A Taleban reminder

THE French public must have felt strange being reminded by the Taleban that their president went back on one of his core election promises when he committed additional troops to Afghanistan at the Nato summit in Bucharest.

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Published: Tue 8 Apr 2008, 9:21 AM

Last updated: Sun 5 Apr 2015, 3:54 PM

Indeed, Sarkozy played to a voting public that responded to promises of withdrawing from Afghanistan when he waltzed into the Elysee Palace, but just like most of his promises, he did not seem much bothered by letting his right-wing tendencies dictate course.

Still, it is difficult to understand his decision owing to two points in particular. One, the miniscule addition of 700 French troops is not going to bolster Nato’s dwindling fortunes in any manner, as he must be well aware by now. The Soviet Red Army marched into Afghanistan with far greater numbers only to return with a bloody nose, a scenario not far from re-playing itself as occupation forces are forever on the back-foot.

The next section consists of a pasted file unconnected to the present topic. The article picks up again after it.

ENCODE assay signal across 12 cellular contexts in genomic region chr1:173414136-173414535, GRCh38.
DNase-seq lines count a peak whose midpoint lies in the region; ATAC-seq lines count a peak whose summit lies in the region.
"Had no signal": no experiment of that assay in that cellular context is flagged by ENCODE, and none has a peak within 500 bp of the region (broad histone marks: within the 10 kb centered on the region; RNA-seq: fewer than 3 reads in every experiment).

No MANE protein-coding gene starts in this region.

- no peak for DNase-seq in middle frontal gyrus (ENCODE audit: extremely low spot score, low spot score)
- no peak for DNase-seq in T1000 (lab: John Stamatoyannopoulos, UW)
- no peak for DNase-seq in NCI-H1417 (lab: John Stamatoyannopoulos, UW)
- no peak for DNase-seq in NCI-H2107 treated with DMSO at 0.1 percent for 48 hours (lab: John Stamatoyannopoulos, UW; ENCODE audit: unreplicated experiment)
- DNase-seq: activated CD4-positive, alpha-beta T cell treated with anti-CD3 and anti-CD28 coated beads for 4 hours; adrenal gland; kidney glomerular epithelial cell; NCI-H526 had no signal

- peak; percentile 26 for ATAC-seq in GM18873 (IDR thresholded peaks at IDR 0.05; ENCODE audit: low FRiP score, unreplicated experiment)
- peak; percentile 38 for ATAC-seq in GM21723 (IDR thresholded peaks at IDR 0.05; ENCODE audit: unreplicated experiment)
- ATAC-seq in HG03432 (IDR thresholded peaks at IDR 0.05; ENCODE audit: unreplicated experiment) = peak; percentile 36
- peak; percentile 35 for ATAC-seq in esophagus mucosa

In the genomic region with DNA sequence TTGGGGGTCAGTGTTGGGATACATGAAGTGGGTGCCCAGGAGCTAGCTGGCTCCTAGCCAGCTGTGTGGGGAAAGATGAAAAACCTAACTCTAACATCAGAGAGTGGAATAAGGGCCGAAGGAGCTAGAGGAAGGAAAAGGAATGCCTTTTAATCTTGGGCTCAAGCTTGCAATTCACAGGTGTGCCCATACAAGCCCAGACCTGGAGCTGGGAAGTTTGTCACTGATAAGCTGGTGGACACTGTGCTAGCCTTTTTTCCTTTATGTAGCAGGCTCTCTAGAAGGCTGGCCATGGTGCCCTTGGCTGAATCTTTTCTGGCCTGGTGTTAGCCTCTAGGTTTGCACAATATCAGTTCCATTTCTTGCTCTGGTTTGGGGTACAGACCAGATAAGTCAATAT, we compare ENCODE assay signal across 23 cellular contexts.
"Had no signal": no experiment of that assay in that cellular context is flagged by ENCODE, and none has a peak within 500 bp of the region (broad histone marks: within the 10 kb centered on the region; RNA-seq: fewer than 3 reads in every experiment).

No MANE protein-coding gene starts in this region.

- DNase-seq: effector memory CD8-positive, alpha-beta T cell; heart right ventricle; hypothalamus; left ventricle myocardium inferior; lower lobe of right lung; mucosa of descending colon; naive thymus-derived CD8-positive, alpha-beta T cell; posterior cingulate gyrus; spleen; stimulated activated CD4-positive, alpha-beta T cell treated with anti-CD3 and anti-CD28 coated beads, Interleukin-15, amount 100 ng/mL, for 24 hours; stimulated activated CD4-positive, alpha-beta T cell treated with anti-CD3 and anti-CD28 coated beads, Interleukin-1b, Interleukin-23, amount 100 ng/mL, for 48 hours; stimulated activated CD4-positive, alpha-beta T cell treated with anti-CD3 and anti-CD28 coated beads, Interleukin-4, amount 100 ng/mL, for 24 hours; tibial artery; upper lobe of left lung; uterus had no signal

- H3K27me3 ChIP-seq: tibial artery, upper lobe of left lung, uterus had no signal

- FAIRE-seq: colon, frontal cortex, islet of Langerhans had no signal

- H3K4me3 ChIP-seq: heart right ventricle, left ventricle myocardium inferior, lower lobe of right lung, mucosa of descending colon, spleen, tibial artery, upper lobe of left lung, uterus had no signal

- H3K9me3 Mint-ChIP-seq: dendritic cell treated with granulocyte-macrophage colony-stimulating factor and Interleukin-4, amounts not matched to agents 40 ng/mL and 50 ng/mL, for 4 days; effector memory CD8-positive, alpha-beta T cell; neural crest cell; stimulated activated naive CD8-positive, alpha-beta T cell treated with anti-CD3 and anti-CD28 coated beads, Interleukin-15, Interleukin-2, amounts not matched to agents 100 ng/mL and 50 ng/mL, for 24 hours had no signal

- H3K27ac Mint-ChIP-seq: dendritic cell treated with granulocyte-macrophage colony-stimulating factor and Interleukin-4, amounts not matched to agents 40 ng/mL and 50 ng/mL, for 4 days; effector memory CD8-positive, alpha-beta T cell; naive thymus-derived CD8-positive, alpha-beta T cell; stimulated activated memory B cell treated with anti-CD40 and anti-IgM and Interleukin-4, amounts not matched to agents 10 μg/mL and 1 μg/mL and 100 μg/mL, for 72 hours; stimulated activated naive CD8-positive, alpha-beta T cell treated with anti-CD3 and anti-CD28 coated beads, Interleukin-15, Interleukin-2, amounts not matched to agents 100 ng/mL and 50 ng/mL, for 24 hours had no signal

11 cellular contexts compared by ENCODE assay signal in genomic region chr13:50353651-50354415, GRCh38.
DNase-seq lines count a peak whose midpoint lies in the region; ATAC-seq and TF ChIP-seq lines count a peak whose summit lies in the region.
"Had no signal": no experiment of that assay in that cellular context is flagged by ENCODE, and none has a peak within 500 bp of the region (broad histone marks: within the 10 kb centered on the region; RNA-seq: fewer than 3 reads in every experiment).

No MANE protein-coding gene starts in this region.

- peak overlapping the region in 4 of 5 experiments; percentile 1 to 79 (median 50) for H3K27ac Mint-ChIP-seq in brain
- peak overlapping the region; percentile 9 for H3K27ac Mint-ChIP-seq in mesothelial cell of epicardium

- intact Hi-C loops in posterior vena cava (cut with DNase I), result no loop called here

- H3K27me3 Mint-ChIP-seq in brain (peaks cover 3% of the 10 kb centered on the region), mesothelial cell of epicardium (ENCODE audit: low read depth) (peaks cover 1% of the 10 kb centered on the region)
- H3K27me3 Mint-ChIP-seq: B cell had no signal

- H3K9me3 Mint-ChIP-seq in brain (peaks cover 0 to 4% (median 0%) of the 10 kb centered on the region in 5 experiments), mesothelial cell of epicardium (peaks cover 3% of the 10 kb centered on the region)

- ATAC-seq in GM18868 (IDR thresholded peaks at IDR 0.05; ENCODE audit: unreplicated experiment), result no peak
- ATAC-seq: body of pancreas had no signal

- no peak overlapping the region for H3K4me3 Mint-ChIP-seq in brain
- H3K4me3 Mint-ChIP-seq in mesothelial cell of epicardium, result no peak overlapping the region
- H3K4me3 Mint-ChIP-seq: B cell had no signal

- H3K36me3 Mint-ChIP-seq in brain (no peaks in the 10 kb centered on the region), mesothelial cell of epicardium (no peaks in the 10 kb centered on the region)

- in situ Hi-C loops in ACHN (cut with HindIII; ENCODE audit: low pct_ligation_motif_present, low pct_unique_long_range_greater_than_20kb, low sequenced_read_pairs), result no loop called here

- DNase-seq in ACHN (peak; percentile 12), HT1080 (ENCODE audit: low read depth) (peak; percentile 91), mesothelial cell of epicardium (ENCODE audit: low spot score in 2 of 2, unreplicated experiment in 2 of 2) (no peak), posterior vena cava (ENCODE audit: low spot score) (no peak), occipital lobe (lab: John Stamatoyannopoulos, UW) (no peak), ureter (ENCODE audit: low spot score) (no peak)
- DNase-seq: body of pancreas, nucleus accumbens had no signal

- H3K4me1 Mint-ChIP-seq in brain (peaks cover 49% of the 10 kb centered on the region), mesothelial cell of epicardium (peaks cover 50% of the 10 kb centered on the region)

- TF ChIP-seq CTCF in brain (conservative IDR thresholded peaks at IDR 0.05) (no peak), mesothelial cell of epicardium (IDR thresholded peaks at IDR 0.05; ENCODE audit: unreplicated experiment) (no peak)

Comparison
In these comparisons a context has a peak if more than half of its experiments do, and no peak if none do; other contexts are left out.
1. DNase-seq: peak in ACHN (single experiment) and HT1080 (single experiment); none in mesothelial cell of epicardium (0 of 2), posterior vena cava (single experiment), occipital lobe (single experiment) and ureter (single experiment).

Secondly, it only adds to Sarkozy’s rating-decline on the home front. It did not take long for the French to realise that the new president they voted in did not have much to offer beyond headline grabbing energy, which too revolved more around his private life. Also, if he thinks he’s doing his international standing any favours by siding with Washington’s neocon hierarchy, he probably needs to do a better study of international politics following 9/11.

From being dubbed the most dynamic French statesman since De Gaulle to the unending slump in his standing, Sarkozy’s is a story of a man who took precious little time to squander a mandate worth envying. Critics can hardly be faulted for doubting his ability to redeem since he shows neither the desire nor the capacity to give up spur-of-the-moment decision-making and an ad hoc way or running the office. Still, the Europeans are known for prevailing upon their leaders when they depart from public consent, an aspect of their society badly damaged in Blair’s England but now on test these days in France.

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